The Selfridges department store to Freemans mail order business has already indicated more distress and after the Facia fiasco enthusiasm for the group is at a low ebb.
In the past six months Mr Strong has had to face angry institutional investors, calls for his sacking at the yearly shareholders' meeting and the confusion - and mounting costs - that surrounded the sale of some of Sears' shoe operations.
When he arrived four years ago the shares were 100p; they ended last week at 94.5p. Sears was the Cinderella of the retail scene long before Mr. Strong appeared. Although he has chopped and changed, the problems he inherited have so far proved insurmountable. Half-time profits are likely to be down 14 per cent to pounds 26m, but once a raft of provisions have taken their toll a modest pounds 1.5m is probably the best hope. There have not been any signals of a BTR-style dividend cut. An unchanged 1.05p a share is the guess although with profits almost disappearing the scrapping of the payment could be regarded as prudent.
Selfridges remains the star in the Sears firmament. Its profits will have increased, from pounds 11m to pounds 13m. There have been suggestions the still ramshackle empire should develop its department store arm by repeating the Selfridges experience in other cities. In the meantime it is contenting itself with expanding its famous store in London's Oxford Street.
Year's profits of pounds 110m (pounds 85m after provisions) are expected. At its peak the group managed pounds 153.8m.
For Mr Strong time is rapidly running out. He is, it could be said, in the last-chance store. The chief executive is said to have the unanimous support of his co-directors, headed by former British Rail chief, Sir Bob Reid, but there is seething discontent among shareholders, big and small. The market will be watching for evidence of improved operational controls and whether a significant sales increase - after all it should be a prime beneficiary of any feel-good factor seeping through - becomes evident in the second half-year.
As Sears struggles, a retail chain that teetered on the brink of disaster six years ago is likely to be accorded a joyous reception when it produces its interim results on Wednesday.
The slump experienced by shares of Next seemed to herald oblivion for the trendy group. At the time of the 1987 crash they were around 360p. Come the dawn of 1991 and the price was in single figures with the market convinced the business was about to go bust.
Next subsequently staged an astonishing revival; it is the ultimate recovery share, nudging 600p last week. Its comeback was masterminded by Lord Wolfson of Sunningdale, chairman, and David Jones, managing director. Lord Wolfson is chairman of Great Universal Stores, a dual role which has convinced many that GUS, once known as "Gorgeous Gussies" in the market, will merge with Next and Mr Jones will be chief executive of the enlarged group.
On Wednesday the latest episode in the retail masterpiece should be evident with interim profits up nearly 25 per cent to pounds 55m. John Richards and Sean Eddie at NatWest Securities look for pounds 155m for the year. But, no doubt thinking of Next's remarkable record, they say: "The hold which the Next brand has over consumers shows no signs of weakening and against an improving consumer background the only danger must the likelihood of further upgrades."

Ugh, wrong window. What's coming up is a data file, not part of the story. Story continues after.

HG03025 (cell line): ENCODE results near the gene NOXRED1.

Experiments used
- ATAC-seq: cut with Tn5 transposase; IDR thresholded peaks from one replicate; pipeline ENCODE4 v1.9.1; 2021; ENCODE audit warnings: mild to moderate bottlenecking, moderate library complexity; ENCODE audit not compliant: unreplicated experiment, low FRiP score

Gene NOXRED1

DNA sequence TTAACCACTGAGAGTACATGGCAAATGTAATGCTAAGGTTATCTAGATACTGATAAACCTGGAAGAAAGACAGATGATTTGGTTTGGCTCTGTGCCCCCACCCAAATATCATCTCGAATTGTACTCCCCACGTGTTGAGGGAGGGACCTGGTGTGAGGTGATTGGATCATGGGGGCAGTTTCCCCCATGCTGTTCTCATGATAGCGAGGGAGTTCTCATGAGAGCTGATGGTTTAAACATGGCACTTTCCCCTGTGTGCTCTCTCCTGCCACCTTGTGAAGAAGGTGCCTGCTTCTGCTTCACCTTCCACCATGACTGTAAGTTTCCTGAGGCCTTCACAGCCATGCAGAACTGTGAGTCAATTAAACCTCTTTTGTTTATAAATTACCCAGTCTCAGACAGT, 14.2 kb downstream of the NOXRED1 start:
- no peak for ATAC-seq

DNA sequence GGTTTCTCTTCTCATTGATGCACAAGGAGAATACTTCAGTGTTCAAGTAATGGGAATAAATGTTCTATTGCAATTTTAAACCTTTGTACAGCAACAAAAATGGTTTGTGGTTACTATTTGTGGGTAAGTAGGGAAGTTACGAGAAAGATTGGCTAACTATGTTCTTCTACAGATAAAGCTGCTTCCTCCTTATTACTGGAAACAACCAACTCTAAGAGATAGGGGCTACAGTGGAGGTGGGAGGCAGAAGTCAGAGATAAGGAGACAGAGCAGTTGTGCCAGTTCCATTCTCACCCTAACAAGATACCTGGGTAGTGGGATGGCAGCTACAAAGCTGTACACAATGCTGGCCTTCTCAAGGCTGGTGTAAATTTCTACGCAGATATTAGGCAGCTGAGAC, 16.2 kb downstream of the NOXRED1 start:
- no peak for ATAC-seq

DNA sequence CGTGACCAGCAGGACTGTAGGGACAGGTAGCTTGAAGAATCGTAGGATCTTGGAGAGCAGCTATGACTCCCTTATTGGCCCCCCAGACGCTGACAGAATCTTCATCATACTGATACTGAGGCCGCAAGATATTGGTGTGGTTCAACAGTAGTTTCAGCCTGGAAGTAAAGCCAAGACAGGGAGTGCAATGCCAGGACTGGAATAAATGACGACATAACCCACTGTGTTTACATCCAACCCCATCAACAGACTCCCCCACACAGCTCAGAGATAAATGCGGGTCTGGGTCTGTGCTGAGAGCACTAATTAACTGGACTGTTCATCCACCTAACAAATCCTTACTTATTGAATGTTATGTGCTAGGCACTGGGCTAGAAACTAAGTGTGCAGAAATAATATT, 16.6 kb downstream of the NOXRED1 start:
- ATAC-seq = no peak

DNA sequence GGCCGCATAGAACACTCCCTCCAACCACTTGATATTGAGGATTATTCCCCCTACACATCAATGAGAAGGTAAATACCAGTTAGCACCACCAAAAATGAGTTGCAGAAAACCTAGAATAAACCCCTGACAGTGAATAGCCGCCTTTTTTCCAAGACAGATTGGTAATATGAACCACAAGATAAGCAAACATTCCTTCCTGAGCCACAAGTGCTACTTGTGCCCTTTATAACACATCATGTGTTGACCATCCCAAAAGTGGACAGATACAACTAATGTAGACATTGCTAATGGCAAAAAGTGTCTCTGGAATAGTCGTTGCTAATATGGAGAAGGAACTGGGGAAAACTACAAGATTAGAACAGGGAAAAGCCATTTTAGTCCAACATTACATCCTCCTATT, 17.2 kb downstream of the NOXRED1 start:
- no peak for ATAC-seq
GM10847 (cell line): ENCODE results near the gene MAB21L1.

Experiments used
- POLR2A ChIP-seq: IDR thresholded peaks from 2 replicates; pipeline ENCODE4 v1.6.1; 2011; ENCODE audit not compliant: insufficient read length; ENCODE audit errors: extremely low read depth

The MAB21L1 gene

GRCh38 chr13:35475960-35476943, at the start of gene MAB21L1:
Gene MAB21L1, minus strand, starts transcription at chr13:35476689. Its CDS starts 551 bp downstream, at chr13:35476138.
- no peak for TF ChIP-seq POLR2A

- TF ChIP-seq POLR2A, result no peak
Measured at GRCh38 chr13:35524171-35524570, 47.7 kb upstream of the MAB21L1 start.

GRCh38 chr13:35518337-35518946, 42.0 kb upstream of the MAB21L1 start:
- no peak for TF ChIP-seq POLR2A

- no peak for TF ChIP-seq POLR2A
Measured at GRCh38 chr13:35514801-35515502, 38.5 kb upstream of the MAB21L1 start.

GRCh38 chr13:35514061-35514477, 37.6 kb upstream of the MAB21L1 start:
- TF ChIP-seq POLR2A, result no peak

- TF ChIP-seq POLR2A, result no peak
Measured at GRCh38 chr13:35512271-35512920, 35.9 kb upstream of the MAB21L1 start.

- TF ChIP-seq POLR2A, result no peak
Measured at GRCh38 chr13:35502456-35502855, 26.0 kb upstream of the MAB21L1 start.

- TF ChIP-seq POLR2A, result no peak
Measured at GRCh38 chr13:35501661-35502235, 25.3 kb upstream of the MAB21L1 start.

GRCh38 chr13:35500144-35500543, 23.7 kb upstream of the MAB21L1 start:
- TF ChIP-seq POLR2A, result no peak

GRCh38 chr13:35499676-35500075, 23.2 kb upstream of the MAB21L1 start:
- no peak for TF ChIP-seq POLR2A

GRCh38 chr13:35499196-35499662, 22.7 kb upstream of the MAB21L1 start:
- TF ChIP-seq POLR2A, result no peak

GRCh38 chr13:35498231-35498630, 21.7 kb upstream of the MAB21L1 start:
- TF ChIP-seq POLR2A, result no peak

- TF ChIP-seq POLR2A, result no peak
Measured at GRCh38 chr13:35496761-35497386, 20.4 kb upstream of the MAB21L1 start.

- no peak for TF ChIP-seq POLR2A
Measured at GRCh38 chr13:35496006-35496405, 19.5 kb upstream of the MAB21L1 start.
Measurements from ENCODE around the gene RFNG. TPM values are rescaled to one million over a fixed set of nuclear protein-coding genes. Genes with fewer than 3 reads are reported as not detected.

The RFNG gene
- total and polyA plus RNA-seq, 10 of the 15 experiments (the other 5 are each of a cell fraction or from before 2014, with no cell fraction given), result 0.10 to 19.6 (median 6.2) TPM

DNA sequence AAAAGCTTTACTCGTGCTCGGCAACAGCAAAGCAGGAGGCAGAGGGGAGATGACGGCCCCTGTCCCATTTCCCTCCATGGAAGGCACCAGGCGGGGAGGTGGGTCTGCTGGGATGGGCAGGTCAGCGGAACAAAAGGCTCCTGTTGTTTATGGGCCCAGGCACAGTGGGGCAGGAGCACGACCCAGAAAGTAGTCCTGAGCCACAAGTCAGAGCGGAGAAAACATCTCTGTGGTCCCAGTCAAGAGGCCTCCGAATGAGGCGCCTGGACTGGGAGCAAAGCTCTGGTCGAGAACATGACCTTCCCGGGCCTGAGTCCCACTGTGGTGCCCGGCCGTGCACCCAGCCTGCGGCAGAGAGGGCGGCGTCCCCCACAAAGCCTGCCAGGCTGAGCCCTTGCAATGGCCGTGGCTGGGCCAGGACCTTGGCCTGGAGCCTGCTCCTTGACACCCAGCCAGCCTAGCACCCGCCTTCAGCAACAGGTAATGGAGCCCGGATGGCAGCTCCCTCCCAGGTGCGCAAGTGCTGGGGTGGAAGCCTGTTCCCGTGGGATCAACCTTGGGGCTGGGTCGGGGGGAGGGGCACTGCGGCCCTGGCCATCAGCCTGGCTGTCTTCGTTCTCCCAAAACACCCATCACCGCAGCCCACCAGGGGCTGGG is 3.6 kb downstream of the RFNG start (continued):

Retailers have a strong presence in another busy reporting week which starts with blue chips riding at record levels and Footsie expected to soon burst through the 4,000 barrier. With the autumn results season in full swing more than 100 companies have booked places on the week's results schedule.
Tesco, which prompted the present round of price-cutting and took some of the sparkle out of superstore shares, should manage a comfortable 10 per cent gain to pounds 320m when it discloses interim figures tomorrow.
Many believe the market over-reacted to the price cuts. Such events are a traditional part of superstore trading. There are, it would appear, few sign of any desperation responses from Tesco's deadly rivals and the cuts are no more than the usual autumn round of pre-Christmas price promotions.
Wm Morrison, one of the smaller supermarket chains still trading under its own banner, is feeling the pinch of competition from its bigger rivals. It is likely to check in with half-year profits little changed at pounds 51m. As Morrison feels the squeeze it becomes increasingly vulnerable to a takeover strike.
Laura Ashley, the home furnishing chain, is another retailer in recovery mode. Interim profits should have doubled to pounds 6m. The once-ailing chain has been reshaped by American Ann Iveson who has embarked on a programme of rolling out larger stores and closing smaller, unprofitable units.
Investors who backed the Redrow housebuilding group when it floated two years ago must be hoping spectacular figures today will drag their shares above the 135p issue price. They are likely to be disappointed. Year's profits are expected to show a 12 per cent fall to around pounds 26.5m. There has been some market unease that founder and controlling shareholder Steve Morgan has moved his home to the Channel Islands.
His relocation to Britain's favourite tax haven has, not surprisingly, raised questions about his commitment to what is essentially a fairly local type of business. According to NatWest Mr Morgan is still "actively involved in the group (and some would say more so than before) but the group needs to be conscious of the City's concerns".
Others reporting include Dalgety, the pet food group expected to be down at pounds 46m from pounds 93.7m over the year, and Laporte with interim figures of pounds 57m (pounds 67m).